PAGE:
WASHINGTON — A majority of the justices on Wednesday questioned the constitutionality of the Defense of Marriage Act of 1996, as the Supreme Court took up the volatile issue of same-sex marriage for a second day.
Justice Anthony M. Kennedy, widely considered the swing vote on the divided court, joined the four liberals in posing skeptical questions to a lawyer defending the law, which defines marriage as the union of a man and a woman for the purposes of more than 1,000 federal laws and programs.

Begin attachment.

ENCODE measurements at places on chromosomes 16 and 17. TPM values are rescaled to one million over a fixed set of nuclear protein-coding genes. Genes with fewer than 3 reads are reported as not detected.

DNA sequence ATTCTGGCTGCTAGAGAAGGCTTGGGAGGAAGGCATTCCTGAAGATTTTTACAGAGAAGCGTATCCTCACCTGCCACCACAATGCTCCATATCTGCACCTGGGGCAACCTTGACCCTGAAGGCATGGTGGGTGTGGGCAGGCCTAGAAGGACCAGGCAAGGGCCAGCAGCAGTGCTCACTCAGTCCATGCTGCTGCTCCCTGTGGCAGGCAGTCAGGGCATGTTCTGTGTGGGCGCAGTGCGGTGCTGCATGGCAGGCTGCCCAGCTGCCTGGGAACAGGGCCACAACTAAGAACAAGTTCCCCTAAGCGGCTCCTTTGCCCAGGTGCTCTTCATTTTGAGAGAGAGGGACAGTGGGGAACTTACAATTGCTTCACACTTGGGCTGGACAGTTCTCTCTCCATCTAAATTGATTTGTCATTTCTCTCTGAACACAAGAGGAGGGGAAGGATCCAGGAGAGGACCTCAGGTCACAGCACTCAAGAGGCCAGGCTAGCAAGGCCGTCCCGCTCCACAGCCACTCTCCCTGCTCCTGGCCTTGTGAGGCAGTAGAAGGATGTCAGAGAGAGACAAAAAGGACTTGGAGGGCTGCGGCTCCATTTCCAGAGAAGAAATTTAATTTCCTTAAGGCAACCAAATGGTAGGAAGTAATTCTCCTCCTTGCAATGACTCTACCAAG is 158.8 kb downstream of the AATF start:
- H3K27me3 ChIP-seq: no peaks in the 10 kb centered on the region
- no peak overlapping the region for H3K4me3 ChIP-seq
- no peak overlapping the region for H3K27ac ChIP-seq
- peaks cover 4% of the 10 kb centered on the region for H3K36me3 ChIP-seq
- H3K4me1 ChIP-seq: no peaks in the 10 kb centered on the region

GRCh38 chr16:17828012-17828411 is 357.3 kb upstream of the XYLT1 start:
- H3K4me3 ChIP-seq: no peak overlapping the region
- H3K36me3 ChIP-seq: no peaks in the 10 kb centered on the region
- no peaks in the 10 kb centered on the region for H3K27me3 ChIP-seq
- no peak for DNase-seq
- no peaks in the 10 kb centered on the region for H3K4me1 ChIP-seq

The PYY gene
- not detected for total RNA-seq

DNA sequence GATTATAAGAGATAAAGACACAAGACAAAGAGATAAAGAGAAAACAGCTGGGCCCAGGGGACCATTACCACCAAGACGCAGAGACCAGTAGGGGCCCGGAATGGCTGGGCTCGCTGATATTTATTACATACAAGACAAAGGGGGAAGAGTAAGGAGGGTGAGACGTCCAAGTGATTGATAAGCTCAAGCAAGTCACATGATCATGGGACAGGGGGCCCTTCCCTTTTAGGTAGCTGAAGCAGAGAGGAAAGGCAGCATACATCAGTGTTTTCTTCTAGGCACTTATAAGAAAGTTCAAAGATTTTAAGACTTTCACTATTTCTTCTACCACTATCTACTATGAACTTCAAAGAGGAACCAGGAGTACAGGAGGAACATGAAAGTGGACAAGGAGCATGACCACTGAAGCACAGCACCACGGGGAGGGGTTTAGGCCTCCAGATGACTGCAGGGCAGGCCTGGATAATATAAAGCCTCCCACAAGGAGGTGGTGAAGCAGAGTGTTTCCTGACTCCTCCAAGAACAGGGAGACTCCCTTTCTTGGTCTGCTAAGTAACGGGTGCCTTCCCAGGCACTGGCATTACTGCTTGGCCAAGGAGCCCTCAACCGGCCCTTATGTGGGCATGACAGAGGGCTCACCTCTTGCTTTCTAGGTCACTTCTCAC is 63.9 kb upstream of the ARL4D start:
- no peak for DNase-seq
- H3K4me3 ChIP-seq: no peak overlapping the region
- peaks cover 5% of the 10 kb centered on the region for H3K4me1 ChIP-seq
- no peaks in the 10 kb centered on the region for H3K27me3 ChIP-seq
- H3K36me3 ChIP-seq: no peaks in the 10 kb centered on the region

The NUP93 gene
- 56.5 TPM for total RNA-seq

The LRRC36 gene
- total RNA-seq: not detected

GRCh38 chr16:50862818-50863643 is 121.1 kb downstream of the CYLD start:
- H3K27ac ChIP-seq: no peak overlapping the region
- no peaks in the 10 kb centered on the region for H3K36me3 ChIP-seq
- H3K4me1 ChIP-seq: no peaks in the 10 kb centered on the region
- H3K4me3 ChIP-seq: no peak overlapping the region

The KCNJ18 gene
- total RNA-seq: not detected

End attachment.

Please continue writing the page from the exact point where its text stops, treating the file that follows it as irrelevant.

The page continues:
"The question is whether or not the federal government under a federalism system has the authority to regulate marriage," Justice Kennedy said during oral arguments, suggesting that the question should be left to the states. He disagreed with the contention that the federal law simply created a single definition for federal purposes, noting that same-sex couples are not treated the same as other married couples. "It's not really uniformity," he said.